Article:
Later this month he will tape a show with just such a plot line.
"I have had people say to me they couldn't understand 'The Neighborhood' until they had kids," he says. "And people have said to me, 'I would have never thought to talk about a bathroom drain to a child.' And when they see me do that, they get the idea that maybe that is important in childhood because they have seen children who have been afraid to take baths because they are afraid of being sucked down the bathroom drain.
"But things like that can be talked about. Margaret used to say to us, 'Anything that's human is mentionable and whatever is mentionable is manageable.' "
Margaret was Dr. Margaret McFarland, the Goucher College alumna and child psychologist who served for 30 years as Mr. Rogers' chief adviser. Though she died in 1988, "I think I've incorporated so much of who she was in here," he says, hands over his breast.
You learn quickly that he is not a man for generalizing. He won't, for example, respond to your broadside that parents lack patience. "But if we could get across the fact that parents have a new chance to grow themselves when they have children," he says instead. "They had lots of things that happened to them in their childhood -- lots of worries and scaries. And if they can allow their children to help them to get in touch with what it was like when they were that age, they have an all-new chance to grow."
"Fred is not there as a parent substitute," associate producer Hedda Sharapan tells you later. "He's there as ally. That's why he named his company Family Communications. We hope we offer something that stimulates communication within the family."
Back in his little den, Mr. Rogers has just stimulated both your eyebrows by dropping a name not heard very often around his neighborhood.
"I just finished reading a book of Leo Tolstoy's -- "The Death of Ivan Ilyich," he says, "and that's what love is about. It's the story of a man who is dying, and having a really tough time. One of his servants, just an example of unselfish love, comes in and spends extra time with him. And at the end, his wife and his son come in to his dying room and his son kisses his hand. And the end of it, to me, says that kind of forgiveness allows you to go in peace."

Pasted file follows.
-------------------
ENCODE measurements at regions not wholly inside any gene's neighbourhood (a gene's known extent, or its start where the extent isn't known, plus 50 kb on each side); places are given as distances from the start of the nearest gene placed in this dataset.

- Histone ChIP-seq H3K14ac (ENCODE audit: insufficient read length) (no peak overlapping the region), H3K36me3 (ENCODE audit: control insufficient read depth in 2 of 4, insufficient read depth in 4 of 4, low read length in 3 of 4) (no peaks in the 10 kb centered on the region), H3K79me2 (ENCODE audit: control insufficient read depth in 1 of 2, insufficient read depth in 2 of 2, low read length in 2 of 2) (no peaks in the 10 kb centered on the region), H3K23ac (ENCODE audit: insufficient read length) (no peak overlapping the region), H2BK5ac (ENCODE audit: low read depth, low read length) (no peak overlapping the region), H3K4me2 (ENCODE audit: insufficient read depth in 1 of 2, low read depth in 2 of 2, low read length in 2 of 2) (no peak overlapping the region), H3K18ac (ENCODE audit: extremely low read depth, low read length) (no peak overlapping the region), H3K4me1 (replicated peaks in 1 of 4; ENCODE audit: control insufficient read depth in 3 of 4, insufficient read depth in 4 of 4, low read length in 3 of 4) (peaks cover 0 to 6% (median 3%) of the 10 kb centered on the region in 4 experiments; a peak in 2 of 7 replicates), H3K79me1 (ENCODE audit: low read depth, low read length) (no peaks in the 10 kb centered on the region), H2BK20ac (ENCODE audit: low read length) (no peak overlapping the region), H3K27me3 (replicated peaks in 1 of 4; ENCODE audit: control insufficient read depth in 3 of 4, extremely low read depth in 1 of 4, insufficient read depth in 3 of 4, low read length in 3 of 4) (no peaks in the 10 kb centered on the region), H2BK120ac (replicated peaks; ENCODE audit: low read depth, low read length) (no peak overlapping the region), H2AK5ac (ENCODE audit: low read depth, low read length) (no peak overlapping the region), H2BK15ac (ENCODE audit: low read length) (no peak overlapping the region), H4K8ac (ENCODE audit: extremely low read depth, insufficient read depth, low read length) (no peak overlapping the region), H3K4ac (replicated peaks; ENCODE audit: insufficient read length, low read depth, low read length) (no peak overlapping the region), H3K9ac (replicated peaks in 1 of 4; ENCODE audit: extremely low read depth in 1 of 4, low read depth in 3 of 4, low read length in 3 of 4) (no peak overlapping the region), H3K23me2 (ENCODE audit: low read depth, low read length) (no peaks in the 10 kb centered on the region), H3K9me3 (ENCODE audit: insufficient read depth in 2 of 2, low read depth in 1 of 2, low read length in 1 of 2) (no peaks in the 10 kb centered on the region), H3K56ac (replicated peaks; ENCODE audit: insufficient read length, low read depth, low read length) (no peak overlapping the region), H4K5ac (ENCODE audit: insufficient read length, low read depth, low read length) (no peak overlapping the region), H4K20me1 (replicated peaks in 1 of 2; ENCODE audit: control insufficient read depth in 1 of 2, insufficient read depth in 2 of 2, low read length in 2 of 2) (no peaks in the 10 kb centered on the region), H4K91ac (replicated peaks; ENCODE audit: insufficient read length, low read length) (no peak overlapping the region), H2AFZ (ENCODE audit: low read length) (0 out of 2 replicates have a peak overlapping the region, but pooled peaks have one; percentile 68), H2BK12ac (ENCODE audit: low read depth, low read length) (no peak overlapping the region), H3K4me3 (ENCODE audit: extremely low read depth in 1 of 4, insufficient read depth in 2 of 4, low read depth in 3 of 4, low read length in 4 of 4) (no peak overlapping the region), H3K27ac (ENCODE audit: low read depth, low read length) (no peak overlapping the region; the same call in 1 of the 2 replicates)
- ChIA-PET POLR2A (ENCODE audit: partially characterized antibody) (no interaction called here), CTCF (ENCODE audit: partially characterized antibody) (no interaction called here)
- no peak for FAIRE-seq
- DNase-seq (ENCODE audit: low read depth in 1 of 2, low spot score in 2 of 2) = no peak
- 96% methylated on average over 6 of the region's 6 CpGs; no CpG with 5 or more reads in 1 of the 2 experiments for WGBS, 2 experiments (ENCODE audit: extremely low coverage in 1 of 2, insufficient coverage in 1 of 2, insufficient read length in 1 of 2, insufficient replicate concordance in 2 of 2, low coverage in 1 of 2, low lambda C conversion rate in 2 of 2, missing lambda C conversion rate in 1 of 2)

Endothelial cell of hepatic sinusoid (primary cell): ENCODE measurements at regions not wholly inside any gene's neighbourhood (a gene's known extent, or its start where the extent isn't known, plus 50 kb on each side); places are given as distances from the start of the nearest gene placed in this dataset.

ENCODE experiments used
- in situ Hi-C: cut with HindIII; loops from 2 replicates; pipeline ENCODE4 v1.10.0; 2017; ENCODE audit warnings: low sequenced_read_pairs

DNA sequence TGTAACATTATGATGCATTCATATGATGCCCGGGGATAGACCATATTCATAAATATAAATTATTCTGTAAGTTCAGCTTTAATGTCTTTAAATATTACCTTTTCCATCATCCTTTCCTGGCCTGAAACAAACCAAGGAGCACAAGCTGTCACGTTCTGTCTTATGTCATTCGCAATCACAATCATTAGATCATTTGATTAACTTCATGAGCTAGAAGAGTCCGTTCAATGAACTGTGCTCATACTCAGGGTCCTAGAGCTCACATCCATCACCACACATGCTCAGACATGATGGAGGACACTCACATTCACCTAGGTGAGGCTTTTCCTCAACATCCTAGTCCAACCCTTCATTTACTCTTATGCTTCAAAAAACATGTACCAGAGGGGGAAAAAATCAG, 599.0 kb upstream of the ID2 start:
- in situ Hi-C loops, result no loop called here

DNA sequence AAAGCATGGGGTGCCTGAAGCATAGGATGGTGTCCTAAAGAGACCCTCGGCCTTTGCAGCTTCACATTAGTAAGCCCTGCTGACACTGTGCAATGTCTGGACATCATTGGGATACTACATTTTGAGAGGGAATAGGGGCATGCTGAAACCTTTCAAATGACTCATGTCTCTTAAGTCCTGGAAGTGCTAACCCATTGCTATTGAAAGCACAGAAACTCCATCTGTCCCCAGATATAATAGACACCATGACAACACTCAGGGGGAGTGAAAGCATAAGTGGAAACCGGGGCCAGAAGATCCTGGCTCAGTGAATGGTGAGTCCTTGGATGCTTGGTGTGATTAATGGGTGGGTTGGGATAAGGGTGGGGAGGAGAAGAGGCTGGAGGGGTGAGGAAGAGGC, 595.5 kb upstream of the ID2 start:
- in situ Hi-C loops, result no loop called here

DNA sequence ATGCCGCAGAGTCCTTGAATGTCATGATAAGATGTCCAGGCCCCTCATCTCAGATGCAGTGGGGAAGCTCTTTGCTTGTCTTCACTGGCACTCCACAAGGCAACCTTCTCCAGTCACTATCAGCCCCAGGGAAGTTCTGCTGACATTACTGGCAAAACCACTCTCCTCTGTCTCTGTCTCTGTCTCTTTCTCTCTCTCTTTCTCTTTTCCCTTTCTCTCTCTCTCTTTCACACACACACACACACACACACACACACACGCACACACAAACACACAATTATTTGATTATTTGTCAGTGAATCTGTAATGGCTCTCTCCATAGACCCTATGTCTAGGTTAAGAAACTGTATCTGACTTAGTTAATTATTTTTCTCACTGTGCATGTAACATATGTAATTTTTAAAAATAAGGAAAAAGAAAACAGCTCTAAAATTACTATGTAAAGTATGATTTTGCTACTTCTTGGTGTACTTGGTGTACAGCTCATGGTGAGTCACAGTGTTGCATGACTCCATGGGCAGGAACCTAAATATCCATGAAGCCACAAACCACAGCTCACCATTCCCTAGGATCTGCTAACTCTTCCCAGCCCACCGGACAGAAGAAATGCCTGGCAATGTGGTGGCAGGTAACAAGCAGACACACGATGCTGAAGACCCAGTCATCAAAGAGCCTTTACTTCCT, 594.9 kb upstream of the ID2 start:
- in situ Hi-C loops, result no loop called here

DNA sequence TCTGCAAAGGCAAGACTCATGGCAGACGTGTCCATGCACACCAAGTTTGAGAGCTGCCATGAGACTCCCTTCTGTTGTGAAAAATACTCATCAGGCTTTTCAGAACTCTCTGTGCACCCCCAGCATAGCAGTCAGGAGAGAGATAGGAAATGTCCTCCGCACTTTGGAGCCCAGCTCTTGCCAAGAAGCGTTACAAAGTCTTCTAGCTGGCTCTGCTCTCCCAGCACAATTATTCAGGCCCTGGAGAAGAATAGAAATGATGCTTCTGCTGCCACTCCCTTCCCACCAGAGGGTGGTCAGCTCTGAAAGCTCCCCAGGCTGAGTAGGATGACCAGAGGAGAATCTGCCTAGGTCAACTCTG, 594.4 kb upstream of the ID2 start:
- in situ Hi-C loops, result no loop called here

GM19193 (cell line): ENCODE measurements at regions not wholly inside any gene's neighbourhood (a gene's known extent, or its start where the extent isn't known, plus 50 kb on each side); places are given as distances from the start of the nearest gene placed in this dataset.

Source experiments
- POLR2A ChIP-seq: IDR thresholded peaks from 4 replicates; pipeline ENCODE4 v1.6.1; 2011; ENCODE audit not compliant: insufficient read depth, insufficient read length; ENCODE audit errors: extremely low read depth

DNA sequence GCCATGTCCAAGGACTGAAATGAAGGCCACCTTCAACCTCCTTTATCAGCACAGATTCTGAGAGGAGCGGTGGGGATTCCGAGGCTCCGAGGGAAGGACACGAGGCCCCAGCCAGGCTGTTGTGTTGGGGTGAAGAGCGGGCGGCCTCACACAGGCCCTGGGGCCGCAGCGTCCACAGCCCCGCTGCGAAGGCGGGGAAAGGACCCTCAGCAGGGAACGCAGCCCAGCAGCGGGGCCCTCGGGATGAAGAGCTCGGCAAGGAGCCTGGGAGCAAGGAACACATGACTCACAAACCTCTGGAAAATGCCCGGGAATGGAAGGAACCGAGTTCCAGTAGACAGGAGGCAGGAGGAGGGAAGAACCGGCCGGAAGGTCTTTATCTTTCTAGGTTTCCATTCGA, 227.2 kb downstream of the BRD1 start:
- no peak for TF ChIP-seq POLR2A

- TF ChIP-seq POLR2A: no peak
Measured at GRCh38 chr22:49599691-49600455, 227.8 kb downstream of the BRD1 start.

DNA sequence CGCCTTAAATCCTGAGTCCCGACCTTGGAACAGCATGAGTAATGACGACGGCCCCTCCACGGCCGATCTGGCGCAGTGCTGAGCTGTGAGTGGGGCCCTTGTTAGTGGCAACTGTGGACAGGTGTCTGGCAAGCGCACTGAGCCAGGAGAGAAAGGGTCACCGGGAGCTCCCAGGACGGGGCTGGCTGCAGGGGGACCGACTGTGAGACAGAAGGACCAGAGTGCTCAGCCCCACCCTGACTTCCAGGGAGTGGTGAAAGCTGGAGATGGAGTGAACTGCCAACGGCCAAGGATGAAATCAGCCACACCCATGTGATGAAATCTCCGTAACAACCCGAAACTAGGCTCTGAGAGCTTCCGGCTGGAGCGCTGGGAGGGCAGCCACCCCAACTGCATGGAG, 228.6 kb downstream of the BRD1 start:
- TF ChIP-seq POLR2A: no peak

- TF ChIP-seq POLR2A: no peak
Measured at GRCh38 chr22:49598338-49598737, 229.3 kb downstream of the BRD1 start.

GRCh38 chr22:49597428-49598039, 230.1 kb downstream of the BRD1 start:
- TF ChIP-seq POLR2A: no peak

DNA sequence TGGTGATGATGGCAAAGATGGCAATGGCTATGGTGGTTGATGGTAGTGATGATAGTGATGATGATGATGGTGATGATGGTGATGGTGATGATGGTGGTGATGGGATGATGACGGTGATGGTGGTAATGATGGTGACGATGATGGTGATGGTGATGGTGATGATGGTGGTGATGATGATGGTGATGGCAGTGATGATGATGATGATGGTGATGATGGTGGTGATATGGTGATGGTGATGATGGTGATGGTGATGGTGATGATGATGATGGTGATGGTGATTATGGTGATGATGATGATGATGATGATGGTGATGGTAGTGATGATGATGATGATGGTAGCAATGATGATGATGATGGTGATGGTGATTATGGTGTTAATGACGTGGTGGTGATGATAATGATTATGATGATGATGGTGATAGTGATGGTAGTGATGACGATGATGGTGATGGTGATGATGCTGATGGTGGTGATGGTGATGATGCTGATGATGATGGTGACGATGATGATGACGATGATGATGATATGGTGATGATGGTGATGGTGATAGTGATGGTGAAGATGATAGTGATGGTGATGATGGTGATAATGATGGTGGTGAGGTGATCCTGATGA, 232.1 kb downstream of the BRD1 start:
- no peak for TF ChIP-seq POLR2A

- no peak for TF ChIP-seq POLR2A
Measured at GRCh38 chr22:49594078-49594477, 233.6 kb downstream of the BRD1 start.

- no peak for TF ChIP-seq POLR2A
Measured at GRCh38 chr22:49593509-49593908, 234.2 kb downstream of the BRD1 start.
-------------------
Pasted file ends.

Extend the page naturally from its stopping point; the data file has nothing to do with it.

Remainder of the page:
For some reason this brings to mind the night Mr. Rogers appeared as a guest on a network talk show hosted by Joan Rivers. He had mentioned love there as well, something along the lines that everybody wants to be loved and wants to know he or she is lovable. Ms. Rivers wisecracked and the audience chuckled. Mr. Rogers gave the nearest thing to a look of fatherly rebuke as he is capable.
"I don't think it's funny," he said. "Why can't big people talk to big people that way?"
Chagrined, Ms. Rivers replied "Because we get embarrassed."
And now, standing, bidding farewell, he offers you one for the road.
"I don't know there's anything we do that doesn't involve a very forthright expression of the feelings involved," he says. "Those who feel you can't talk about feelings are the ones who have a good deal of fear about it. But it doesn't come overnight.
"I've been in touch with the child in children for a long time. And hopefully I haven't lost touch with the child that happens to reside within me."
Or, as King Friday said the very next morning, "We learn something old every day."